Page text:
Refer to the Official Documents section for materials pertaining to demobilization and discharge.
With the conclusion of World War II in September, 1945, the military faced critical decisions about what to do about the Women's Army Corps. The WACs had served their country well at military posts in the United States, Europe, North Africa, and the South Pacific. Many military leaders assumed that the WAC would be disbanded, yet the women had many skills valued by the Army and the separation centers had to be staffed.
When World War II ended, there were approximately 100,000 active duty WACs. Many members of the WAC detachment from Camp Hale were still in the Army during the concluding months of the war. Regardless of the future of the Women's Army Corps, many of these women anticipated returning home to the lives they had left for military service.
As demobilization began, the WACs were dispatched to separation centers. Many of the WACs of Camp Hale returned to Fort Des Moines, where they had taken basic training, to be discharged from the Army.
Fort Des Moines was one of six Women's Army Corps separation centers. The other posts were Fort Dix, New Jersey; Fort Bragg, North Carolina; Fort Sam Houston, Texas; Fort Sheridan, Illinois; and Fort Beal, California.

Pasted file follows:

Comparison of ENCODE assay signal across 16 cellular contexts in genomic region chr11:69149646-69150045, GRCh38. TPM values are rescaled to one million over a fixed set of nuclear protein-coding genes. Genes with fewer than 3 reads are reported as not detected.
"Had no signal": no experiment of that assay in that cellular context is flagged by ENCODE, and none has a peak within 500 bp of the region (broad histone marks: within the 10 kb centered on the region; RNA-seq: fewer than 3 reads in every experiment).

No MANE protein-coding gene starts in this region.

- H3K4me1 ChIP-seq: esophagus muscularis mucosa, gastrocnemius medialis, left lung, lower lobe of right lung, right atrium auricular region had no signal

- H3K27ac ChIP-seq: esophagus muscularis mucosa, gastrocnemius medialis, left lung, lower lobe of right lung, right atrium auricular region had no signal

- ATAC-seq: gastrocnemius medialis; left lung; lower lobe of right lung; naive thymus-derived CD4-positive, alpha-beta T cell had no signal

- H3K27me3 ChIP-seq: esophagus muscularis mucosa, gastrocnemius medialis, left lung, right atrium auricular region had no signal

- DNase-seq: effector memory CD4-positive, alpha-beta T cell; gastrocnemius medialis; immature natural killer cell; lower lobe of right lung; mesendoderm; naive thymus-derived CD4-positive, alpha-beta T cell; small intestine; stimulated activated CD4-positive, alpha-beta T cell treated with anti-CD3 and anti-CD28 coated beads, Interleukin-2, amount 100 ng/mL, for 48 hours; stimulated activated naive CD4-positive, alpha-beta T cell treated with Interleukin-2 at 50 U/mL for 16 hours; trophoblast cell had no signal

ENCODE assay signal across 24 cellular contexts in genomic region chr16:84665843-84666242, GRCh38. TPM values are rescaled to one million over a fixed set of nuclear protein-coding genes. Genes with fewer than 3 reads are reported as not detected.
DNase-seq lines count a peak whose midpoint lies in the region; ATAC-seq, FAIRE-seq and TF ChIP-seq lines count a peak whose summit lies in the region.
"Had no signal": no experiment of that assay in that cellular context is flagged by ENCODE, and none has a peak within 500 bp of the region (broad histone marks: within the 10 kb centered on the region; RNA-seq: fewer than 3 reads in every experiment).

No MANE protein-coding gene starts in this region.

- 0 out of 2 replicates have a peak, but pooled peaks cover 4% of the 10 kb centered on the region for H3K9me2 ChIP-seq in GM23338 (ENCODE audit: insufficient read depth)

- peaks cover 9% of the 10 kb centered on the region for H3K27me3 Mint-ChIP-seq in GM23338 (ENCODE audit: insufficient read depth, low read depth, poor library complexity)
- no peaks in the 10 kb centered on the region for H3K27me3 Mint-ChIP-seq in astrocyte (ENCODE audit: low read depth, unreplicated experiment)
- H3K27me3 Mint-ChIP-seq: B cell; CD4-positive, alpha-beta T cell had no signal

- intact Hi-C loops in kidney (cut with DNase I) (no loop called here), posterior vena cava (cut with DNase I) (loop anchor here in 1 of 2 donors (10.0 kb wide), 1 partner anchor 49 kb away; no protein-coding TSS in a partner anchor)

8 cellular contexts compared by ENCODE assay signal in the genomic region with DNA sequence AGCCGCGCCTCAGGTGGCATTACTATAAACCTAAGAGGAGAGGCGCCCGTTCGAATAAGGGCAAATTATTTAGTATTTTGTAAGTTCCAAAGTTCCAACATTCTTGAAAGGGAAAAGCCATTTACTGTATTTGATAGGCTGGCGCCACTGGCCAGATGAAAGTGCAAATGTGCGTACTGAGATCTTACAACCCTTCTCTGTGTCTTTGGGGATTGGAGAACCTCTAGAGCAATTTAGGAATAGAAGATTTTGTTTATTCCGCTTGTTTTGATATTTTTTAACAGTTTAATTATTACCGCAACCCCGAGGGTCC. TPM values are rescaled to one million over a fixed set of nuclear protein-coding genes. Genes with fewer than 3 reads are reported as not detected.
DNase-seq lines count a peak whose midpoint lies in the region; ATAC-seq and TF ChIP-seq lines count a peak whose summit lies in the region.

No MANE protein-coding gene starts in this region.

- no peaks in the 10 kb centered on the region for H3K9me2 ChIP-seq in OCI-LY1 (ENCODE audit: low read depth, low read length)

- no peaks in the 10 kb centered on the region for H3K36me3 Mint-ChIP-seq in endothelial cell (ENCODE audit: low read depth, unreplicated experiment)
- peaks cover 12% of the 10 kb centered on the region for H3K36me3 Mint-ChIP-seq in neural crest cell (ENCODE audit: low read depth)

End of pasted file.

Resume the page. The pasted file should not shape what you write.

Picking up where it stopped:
At the separation centers, the WACs underwent a period of processing. Their records were checked, they were divided into groups, assigned barracks in separation companies, and given physical examinations, final pay, and assistance in preparing a summary of their Army experience. After the military records were checked, the WACs were discharged from the Army.
WAC veterans, as members of the regular Army, were entitled to the decorations and citations commensurate with their service. Most women who served at Camp Hale received the WAAC service medal, the American Campaign Medal, the Good Conduct Medal, and the World War II Victory Medal.
Because of the conversion from auxiliary status to regular Army had occurred in 1943, WAC veterans were eligible for all veterans benefits: reemployment in their previous civilian jobs, preferential treatment in civil service hiring, readjustment allowances, and GI loans for college education or purchasing a home.
The women leaving the Army took with them many life experiences. Most believed that the Army had broadened their horizons, exposed them to new types of people, provided valuable skills, and given them self-confidence. Of the many honors and citations given to the WACs, perhaps none meant more to them than President Harry Truman's letter extending the "heartfelt thanks of a grateful nation."